Once the stamps are off paper, they need special care, especially when they are wet. This is what I do: When the stamps separate from the paper, I very gently rub off any remaining adhesive from their back with my index finger and thumb and put them in a second bowl of clean water to give them a final wash. The soaking water gets turbid very quickly. So change the water for every batch of stamps. Image of a Bavaria stamp

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Drying Stamps

Image of a New Zealand stamp
New Zealand
After the stamps receive a final bath, carefully pick them up with your fingers and lay them flat on a paper towel (face up) in a single layer, making sure the stamps do not touch each other. I then cover the wet stamps with another paper towel and give it a gentle press to blot the excess water from the face of the stamps. You can use old newspapers to dry the stamps but the printing ink from the newspaper may ruin the back of the stamps. These days, newspapers have a lot of colored printing (photos, comic strips, ads etc.). Never dry stamps on the colored part of the newspaper - it will stain the stamps.

Drying the stamps properly and flattening them is very important for their final appearance. Inexpensive stamp drying books can be bought from stamp dealers (about $4-5 for ordinary ones). I recommend you buy one such book. After the stamps have dried partially between two paper towels (plain, white kinds recommended), move them in the stamp drying book. Stamp drying books have alternate plastic-like pages (on which no stamp adhesives can stick) and blotter pages. You start from the last page of the book which is a plastic page. Lay the stamps face up on this page and cover them up with the blotter page. Turn the next page. It is plastic. Lay a second batch of stamps face up on this page and turn the blotter page over it. In this way you use the book from last page to first page. Whether you are drying one pageful of stamps or the entire bookful, remember to put some heavy books (like dictionaries) on top of the drying book so the stamps can flatten out nicely. Stamp flattening presses are available in the market, but there is no need to buy those unless you are collecting stamps for profit. In three to four hours the stamps will dry completely and flatten out nicely. I often leave the stamps in the drying book overnight. After taking them out of the drying book, I lay them flat on a table and let them air out for a few minutes. Image of an USA stamp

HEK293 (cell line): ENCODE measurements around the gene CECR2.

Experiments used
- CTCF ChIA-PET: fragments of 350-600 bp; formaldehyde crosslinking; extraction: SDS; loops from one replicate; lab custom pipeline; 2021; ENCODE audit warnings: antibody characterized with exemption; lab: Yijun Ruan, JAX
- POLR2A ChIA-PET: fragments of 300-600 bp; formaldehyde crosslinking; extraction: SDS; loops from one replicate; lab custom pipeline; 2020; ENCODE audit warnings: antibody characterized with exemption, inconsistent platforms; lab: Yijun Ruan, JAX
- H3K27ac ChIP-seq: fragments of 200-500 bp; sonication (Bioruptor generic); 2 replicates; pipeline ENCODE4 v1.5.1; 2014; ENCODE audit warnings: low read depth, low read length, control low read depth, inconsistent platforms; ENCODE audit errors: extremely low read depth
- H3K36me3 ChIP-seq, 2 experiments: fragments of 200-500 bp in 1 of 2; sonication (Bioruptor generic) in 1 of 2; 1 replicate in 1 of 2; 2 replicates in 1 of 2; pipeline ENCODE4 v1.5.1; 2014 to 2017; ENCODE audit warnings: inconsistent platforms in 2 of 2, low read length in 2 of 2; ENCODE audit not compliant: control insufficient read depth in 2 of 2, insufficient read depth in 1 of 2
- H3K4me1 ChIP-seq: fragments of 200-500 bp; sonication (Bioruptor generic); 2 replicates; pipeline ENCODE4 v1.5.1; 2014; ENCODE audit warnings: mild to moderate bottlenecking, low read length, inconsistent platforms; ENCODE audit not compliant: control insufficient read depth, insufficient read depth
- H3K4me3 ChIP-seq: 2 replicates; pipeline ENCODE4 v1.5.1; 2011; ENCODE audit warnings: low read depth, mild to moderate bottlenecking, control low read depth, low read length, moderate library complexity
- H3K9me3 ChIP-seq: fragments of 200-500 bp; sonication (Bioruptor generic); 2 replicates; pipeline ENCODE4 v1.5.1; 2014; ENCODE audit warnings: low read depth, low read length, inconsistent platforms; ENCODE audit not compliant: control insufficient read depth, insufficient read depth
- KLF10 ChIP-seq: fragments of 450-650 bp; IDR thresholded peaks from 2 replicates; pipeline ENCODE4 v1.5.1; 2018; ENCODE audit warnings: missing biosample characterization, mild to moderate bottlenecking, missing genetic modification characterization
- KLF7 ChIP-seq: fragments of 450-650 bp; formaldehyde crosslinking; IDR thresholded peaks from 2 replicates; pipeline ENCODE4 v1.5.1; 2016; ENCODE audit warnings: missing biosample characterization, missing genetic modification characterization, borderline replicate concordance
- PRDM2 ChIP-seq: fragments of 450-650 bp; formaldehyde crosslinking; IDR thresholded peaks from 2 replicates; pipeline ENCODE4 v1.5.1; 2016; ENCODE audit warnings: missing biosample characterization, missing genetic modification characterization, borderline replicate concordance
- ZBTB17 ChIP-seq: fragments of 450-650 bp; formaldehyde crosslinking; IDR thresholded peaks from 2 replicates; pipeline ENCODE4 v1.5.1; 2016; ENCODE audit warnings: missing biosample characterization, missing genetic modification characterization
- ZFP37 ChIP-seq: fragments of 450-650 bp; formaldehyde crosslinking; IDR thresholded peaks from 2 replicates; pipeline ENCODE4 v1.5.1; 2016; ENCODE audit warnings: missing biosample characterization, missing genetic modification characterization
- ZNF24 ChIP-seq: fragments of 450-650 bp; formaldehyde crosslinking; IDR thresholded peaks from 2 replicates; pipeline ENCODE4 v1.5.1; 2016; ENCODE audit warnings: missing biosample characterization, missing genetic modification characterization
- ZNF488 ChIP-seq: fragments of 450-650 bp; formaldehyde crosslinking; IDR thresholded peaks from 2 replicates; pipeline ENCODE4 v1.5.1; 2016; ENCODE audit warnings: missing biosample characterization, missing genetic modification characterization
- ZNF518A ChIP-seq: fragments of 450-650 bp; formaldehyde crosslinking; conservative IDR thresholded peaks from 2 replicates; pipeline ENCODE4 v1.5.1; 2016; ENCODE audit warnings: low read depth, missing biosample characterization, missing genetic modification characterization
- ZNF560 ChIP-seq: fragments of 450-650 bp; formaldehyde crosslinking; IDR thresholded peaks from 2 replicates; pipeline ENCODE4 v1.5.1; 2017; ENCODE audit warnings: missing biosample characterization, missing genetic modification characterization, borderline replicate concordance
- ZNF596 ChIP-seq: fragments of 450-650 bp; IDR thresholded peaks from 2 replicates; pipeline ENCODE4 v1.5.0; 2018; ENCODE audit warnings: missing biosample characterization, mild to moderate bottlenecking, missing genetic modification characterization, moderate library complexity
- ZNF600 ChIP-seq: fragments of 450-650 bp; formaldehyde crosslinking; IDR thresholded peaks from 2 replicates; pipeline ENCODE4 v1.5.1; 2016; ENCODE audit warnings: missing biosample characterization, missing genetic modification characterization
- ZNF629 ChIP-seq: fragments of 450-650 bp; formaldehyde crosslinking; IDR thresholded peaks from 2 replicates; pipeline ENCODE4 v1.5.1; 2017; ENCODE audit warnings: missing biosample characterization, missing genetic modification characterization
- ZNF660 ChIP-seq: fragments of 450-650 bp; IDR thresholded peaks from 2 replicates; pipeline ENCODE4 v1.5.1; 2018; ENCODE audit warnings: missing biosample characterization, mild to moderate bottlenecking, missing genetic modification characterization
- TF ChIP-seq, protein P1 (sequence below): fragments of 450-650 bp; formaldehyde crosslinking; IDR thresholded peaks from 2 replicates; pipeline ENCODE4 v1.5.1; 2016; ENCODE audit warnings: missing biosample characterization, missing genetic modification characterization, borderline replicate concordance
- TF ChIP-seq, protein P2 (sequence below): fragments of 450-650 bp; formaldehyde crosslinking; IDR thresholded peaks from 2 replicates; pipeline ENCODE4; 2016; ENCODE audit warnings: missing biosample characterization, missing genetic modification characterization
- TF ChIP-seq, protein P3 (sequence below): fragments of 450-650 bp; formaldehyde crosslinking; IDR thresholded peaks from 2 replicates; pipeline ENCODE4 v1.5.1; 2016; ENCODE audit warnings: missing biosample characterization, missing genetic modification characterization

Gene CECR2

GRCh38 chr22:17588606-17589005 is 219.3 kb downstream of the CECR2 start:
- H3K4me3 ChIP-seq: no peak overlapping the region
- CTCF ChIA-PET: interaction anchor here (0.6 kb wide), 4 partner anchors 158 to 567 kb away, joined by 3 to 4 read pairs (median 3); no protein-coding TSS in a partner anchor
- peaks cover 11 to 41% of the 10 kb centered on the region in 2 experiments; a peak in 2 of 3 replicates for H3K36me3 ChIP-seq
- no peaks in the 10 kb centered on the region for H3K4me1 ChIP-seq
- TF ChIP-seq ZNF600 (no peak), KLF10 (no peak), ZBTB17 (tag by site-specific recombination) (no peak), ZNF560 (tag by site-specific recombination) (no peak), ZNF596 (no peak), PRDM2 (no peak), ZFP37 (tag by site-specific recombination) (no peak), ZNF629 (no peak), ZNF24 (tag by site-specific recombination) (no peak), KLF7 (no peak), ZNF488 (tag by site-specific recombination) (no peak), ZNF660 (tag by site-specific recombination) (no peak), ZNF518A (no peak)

Image of a Canada stamp

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Stockbook or Album?

Image of an Austria stamp
After you have soaked, dried, and flattened the stamps, you have to organize the stamps for display and safe keeping. You can just keep them in a stockbook or mount them nicely on the pages of a stamp album. A stockbook, as the name implies, is for holding your stock of stamps. In this book the pages are made of Manila paper or boards of variable thickness on which thin strips of Manila paper, glassine paper, or crystal-clear poly film are attached in horizontal rows. The number of rows varies from about two to twelve per page so that different sizes of stamps or blocks of stamps can be accommodated. These thin strips of paper are like long pockets in which you stick the stamps side by side in a row. If you don't want to take the time to mount the stamps in your album, this is the second best way to store your stamps. Stockbooks are ideal for saving your duplicate copies. Stamp dealers use stockbooks to store their stamps.

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(contributors to my stamp collection)

Overview of the
stamp collecting site
Basics of stamp collecting ( page 1 )
(You are here.)
Beyond basics
(more stamp collecting tips)
Your chance to take a peek
at my stamp collection